Corrosion Failure of Aluminum Heat Exchanger Tubes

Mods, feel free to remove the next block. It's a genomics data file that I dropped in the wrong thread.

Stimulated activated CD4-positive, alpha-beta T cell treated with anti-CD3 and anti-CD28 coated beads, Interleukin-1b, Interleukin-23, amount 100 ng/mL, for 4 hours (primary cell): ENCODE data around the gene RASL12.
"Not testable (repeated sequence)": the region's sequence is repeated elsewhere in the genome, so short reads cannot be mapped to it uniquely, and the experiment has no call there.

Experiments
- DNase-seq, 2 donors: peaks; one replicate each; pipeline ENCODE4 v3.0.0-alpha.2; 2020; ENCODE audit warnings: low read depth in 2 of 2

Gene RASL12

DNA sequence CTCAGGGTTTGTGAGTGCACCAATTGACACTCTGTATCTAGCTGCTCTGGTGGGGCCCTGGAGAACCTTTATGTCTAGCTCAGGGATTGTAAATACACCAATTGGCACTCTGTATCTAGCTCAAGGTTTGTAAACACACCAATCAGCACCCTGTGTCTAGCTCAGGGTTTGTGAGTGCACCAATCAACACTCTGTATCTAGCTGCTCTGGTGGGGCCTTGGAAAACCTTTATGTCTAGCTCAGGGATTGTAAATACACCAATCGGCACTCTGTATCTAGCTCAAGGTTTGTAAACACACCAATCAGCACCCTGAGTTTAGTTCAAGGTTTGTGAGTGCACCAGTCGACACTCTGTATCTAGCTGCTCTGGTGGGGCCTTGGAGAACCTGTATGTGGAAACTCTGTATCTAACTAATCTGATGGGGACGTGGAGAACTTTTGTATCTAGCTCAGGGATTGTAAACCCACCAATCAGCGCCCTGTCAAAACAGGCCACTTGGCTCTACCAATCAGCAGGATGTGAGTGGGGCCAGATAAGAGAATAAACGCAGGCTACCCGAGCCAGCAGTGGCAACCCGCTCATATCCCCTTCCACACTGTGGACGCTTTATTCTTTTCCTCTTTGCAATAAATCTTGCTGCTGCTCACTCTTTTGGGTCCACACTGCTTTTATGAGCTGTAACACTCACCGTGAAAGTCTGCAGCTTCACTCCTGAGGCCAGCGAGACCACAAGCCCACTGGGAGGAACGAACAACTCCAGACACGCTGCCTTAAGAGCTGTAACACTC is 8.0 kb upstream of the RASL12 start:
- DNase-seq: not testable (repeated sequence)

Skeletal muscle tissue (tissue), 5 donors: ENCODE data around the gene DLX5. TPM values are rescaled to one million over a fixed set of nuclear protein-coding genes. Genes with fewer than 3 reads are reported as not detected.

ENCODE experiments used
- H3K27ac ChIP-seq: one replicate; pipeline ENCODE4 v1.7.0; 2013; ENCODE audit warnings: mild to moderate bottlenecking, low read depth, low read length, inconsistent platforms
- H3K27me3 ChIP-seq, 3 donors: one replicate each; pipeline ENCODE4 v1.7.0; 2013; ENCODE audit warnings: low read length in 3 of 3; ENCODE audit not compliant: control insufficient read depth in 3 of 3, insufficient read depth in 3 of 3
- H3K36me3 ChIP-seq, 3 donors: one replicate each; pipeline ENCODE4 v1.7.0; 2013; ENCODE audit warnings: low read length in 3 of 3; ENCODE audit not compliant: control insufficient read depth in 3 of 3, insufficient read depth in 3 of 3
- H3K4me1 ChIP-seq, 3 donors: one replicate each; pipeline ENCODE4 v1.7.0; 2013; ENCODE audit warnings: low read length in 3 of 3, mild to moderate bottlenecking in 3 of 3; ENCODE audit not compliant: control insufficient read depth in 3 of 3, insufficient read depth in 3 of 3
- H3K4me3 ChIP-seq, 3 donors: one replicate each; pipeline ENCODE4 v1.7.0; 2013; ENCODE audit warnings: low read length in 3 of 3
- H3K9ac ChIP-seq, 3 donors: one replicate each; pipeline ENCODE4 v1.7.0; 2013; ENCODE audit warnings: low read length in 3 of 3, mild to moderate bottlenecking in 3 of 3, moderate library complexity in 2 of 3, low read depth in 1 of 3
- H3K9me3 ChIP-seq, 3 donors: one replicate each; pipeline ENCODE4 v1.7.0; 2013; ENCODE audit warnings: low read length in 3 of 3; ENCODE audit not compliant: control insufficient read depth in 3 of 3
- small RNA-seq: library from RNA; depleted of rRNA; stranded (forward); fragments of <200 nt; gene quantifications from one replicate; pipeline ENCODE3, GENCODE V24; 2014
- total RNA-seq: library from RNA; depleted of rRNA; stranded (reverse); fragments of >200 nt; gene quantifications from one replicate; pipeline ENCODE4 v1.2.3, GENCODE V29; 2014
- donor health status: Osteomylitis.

This paper investigates the corrosion failure of aluminum tubes on a heat exchanger user to remove heat from the windings of an electric motor. Only the tubes on the perimeter (bottom, top, and sides) at the air inlet location were affected, which is associated with the heat distribution. This investigation concludes that the observed corrosion on the tube is caused by increased chloride concentration from dry out or alternate wetting and drying of the protective aluminum oxide which breaks down, forming a saturated solution of aluminum chloride. The initial aqueous chloride solution is formed by condensation and the high salt content of the inlet air from a marine environment which is then gradually concentrated as it dried out due to heat from the hot nitrogen side of the tube, hence the observed white powder at the tube inlet and vicinity. The concentrated aluminum chloride with an acidic pH of approximately 3.5 becomes very corrosive to the aluminum tubes resulting in the observed pitting and intergranular corrosion. The failure may be seasonal, based on ambient air conditions and the operating temperature of the tube inlet end. Recommendations for prevention are fourfold: change of process/design e.g., dehumidification of the inlet air in order to prevent condensation on the outer tubes; change of material (e.g., use of Incoloy 625 tubes); application of internal coating to prevent condensation (e.g., blast cleaning and coating with a solvent-free epoxy); and replacement of corroded tubes with annual cleaning to remove salts. Selection of the preferred option should involve evaluation of the relative advantages/disadvantages.